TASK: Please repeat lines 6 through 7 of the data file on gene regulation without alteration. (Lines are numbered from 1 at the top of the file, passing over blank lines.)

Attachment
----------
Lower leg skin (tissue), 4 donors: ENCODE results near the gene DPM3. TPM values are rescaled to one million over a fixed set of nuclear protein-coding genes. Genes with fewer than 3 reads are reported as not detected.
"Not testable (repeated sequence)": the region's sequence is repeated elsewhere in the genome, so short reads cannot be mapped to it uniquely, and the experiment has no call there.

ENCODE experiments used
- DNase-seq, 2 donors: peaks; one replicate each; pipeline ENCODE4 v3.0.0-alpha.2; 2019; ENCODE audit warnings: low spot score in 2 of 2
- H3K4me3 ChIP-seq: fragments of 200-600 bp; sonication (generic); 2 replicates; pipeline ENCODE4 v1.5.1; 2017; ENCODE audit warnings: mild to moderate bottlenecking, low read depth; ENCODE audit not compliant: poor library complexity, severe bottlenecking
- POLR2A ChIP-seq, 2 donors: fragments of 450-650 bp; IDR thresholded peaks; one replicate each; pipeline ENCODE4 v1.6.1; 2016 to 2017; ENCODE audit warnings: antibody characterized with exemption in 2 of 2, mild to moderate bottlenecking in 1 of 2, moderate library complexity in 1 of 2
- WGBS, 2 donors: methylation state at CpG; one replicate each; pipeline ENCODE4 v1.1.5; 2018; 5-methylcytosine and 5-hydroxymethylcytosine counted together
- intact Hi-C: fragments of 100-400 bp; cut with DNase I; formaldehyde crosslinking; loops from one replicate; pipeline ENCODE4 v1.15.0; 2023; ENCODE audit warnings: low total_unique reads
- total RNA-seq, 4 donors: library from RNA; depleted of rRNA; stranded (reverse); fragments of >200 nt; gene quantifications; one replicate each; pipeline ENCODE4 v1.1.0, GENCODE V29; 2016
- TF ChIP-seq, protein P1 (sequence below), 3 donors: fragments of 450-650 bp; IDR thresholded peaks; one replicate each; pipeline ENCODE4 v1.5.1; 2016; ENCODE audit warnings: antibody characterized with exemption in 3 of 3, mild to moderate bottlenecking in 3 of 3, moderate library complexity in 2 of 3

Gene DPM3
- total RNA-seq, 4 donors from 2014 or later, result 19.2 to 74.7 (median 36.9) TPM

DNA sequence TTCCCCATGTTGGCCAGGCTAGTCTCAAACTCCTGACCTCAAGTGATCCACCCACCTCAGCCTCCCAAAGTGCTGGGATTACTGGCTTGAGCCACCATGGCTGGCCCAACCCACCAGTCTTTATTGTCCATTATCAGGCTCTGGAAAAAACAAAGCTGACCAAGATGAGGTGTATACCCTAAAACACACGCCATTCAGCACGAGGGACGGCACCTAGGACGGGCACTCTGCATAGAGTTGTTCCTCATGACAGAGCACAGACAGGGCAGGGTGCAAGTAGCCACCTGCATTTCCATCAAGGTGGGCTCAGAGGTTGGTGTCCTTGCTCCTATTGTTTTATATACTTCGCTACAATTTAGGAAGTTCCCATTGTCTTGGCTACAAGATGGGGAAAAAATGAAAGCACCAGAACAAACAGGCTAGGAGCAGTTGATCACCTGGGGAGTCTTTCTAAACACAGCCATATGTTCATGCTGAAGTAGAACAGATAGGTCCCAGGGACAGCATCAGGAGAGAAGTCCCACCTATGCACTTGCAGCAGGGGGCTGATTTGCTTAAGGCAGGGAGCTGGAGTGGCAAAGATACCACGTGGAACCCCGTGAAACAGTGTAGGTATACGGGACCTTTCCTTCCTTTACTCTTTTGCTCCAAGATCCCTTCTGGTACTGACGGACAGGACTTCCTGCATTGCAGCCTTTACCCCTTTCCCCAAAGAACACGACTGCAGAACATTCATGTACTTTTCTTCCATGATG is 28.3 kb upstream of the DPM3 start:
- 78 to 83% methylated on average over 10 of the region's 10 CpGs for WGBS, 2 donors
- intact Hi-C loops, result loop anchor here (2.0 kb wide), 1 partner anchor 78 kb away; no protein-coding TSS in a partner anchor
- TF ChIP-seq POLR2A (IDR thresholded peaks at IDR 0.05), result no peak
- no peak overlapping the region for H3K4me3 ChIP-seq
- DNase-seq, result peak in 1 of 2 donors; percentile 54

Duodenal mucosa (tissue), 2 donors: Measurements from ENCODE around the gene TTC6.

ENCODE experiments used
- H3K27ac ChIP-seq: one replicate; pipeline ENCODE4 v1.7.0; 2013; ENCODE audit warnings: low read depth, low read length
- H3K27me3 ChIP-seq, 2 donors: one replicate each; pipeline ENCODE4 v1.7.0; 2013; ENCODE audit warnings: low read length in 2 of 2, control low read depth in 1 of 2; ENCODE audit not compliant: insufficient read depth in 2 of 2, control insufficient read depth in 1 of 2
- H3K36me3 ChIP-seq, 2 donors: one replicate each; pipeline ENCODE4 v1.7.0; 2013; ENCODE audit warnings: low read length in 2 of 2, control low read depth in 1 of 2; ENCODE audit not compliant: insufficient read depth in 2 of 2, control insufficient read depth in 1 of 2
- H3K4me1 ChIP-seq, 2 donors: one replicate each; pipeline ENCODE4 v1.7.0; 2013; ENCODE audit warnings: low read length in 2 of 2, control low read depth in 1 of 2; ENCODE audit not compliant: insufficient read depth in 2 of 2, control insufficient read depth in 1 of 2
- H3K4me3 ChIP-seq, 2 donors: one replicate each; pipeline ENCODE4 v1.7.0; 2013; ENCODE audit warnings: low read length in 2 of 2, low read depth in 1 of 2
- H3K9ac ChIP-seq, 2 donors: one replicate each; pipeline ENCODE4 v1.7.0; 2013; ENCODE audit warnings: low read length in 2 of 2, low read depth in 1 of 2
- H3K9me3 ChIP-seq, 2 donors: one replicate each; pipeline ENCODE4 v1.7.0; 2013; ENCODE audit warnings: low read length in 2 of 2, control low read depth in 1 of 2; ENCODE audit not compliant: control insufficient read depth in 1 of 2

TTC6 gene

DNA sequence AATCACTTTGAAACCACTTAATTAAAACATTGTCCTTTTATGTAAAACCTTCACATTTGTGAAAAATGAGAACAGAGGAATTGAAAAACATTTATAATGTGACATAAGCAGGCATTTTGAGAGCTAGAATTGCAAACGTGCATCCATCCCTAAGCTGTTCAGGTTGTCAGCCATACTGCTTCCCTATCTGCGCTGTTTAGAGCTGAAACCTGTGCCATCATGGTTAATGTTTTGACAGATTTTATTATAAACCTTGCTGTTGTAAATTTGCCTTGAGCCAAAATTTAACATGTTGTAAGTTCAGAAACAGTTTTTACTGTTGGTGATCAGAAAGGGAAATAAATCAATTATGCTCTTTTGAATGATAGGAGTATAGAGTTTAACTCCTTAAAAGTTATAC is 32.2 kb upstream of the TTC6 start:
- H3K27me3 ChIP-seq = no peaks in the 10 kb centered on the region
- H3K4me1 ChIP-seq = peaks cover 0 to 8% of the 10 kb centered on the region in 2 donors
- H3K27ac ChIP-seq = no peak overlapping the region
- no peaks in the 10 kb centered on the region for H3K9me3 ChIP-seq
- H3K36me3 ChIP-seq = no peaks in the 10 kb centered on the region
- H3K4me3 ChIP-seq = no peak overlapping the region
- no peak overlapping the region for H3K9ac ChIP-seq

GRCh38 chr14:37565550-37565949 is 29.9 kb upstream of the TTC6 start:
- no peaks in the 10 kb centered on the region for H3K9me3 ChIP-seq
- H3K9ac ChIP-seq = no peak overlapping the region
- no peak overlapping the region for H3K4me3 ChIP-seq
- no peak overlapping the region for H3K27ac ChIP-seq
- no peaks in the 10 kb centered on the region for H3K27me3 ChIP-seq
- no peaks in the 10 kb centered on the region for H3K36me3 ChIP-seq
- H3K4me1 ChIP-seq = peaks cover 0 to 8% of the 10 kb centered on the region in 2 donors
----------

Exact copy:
- POLR2A ChIP-seq, 2 donors: fragments of 450-650 bp; IDR thresholded peaks; one replicate each; pipeline ENCODE4 v1.6.1; 2016 to 2017; ENCODE audit warnings: antibody characterized with exemption in 2 of 2, mild to moderate bottlenecking in 1 of 2, moderate library complexity in 1 of 2
- WGBS, 2 donors: methylation state at CpG; one replicate each; pipeline ENCODE4 v1.1.5; 2018; 5-methylcytosine and 5-hydroxymethylcytosine counted together